I miss the Bay Area: in photographs

A picture says a thousand words, and lord knows I can ramble, so here is evidence that speaks (mainly) for itself:

The Mission's grafitti must be some of the most beautiful and creative in the world.

I spent a whole day here. Why not?

If you can find me a view that beats this, I'm yours.

Thinking about it, maybe there are things in this view that would make me even happier.

The vineyard itself isn't too bad either...

Dolores Park: It may be small, but yet again, with a view like that, I'm not complaining.

This is what the California Dream is all about: Highway 1.

Okay, so I shot in the direction with no people. But the white sand arc made up for it just a tiny bit.


When raves go wrong

Apologies for any offence caused to the organisers of Saturday's 'Canal Plus' Rave in Cambridge Heath, but this was a textbook case on how not to throw an event.

It could have been brilliant: the choice of an outdoor car park was brave in British October, but the weather held. Looming semi-complete buildings and industrial monuments added to the atmosphere. A crowd gathered...

...a crowd started to disperse. When you emphasise the need to be there at a certain time and nothing happens for forty five minutes, you're just not going to keep the whole crowd. When the event starts with a mediocre-at-best electro-pop group who repeated at least one song in a set lasting around half an hour, you know things just aren't looking up. And to top things off, the music that followed could hardly be described as appropriate for a rave.

A decent sound system? Dream on.

Did anyone dance? Was anyone going to? Come 145, we weren't sticking around to find out.

(Fun times ensued in an abandoned petrol station and a Dalston function room... but that's another story)


It rained a lot in DC

So after a sojourn in the land of almost-eternal sunshine, I headed to territories new: Washington, DC.

In some ways, DC was what I expected. The Mall is indeed both grand and vast, the Capitol imposing, the downtown area sober and full of political activists, the Washington Monument a huge phallocentric symbol of might and power. But it did hold a few surprises. The Lincoln Memorial, for instance, surprised me by its cleanliness. Perhaps a strange thing to note, but it made me realise that once upon a millennium or two ago, the crumbling temples of Rome and Greece were once gleaming white marble, and not quite so ancient.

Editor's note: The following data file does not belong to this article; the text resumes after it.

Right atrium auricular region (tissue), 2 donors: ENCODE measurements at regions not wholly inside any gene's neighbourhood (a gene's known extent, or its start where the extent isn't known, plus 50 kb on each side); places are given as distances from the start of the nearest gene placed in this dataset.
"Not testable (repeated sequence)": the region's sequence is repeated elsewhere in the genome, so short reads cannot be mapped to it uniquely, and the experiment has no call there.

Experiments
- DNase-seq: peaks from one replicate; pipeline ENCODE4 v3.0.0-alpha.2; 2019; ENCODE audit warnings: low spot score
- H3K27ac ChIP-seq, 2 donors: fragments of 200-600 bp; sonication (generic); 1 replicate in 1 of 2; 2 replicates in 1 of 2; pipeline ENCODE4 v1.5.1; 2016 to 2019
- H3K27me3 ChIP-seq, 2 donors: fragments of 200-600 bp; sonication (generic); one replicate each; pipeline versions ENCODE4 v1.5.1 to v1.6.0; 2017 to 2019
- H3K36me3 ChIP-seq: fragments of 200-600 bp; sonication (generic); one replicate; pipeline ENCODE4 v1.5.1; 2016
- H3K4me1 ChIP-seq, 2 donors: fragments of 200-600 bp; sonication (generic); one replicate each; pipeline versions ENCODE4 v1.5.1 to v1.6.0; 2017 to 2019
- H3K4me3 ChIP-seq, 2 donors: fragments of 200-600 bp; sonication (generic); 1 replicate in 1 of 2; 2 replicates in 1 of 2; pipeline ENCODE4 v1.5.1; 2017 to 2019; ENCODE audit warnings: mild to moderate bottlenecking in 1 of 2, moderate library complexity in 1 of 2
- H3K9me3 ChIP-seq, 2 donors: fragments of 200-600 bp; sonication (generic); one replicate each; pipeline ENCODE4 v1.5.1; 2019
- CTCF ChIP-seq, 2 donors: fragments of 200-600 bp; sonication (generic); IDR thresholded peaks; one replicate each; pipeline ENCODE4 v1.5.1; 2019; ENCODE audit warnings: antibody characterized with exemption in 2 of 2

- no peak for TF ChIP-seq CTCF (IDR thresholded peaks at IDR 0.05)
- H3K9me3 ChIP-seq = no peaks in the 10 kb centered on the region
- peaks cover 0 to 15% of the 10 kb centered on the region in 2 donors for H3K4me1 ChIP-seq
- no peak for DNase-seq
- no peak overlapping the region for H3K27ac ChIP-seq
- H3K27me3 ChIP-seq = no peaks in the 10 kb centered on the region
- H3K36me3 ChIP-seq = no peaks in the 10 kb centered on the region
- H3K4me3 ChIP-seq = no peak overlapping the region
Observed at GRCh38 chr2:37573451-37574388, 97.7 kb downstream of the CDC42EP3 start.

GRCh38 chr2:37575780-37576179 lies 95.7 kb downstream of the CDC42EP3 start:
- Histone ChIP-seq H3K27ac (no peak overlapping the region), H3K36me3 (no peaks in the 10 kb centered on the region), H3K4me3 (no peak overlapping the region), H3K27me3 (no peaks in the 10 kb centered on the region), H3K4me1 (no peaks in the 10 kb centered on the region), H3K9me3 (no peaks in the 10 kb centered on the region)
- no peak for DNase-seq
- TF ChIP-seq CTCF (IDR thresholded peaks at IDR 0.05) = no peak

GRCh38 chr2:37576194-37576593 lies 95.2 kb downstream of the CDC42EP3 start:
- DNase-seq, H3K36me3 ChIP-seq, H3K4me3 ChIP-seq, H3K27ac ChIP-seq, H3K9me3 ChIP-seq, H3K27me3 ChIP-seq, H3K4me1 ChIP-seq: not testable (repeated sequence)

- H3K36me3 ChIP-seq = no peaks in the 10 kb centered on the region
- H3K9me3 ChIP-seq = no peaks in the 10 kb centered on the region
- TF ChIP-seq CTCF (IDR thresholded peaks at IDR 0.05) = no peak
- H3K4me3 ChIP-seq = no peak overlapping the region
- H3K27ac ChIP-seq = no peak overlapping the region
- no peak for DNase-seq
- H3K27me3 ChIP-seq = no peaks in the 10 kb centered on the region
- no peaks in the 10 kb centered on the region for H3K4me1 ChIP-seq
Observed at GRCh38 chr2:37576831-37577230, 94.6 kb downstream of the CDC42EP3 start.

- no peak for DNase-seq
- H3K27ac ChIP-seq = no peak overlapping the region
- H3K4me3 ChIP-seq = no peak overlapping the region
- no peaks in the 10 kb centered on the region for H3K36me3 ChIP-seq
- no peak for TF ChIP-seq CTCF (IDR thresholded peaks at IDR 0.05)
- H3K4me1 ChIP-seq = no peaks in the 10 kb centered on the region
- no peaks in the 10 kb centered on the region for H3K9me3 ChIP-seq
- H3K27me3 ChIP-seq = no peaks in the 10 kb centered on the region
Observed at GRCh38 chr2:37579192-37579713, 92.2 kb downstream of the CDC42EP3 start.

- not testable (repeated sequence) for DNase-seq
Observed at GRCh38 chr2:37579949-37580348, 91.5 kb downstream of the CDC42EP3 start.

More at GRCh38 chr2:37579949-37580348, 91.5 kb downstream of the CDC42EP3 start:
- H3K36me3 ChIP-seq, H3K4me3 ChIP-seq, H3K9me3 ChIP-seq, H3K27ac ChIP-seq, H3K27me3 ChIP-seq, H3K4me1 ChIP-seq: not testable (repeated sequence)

But perhaps more worthy of note, and more general, was the fact that outside of downtown, DC is a thriving, vibrant place with a huge population of young people, and a massive selection of bars. Adams Morgan's main drag, just a hop skip and a jump from the yuppiedom of Dupont Circle, has a heady mixture of hip bars, greasy pizza joints, street art and vintage clothing. And H Street North East, close to the home of my friend I was visiting, is undergoing a renaissance from deprived, almost ghetto area into the coolest place to party, with sushi and dancing, indoor mini golf and a clutch of uber-cool cocktail bars that you wouldn't even know were there during the day.

And of special note: E Street cinema - the kind of much-loved arthouse theatre that you wish every filmhouse could be, smelling deliciously of fresh popcorn, in place of the cleaning-liquid sanitisation of your average multiplex.

But above and beyond all of this, the rain. Oh, the rain. Pretty much non-stop from the time I landed until the day of my departure, nothing marked my stay in the federal district more than the deluge of water beneath perpetually grey skies. I hear that the Smithsonian and the Monuments are quite a sight in the sunshine, but when you can barely see across the Mall... the experience just ain't the same.


Is this lycanthropy?

Amongst the treasures in this month's i-D magazine (how much do I want a sheepskin-and-leather Acne jacket now?), is the ever-wonderful Shakira. Not content with being intelligent, philantropic, a multi-million seller and a brilliant singer, she also insists on being ridiculously hot. Awoooo, indeed.


America made me like bad music.

I have no radio, and never listen to it, so for the most part I choose what I want to listen to, and of course like everyone I have my guilty pleasure songs, but I manage usually to avoid getting sucked into the mediocrity of sanitized commercialism spewed forth by 90% of radio stations. Deprived of total control of my musical choices in the US, I found my ears pricking up at the irresistibly perky yet utterly bland strains of Jay Sean's 'Down,' the catchy awfulness of LMFAO's 'I'm in Miami Bitch,' and to round things off with yet another delightfully-titled treat, I ended up succumbing to the pounding beats of David Guetta (who I by and large don't mind anyway), accompanied by possibly my least favourite 'artist' ever, the squaking, misogynistic Akon on the humourous and ultimately brilliant, umm, 'Sexy Bitch.'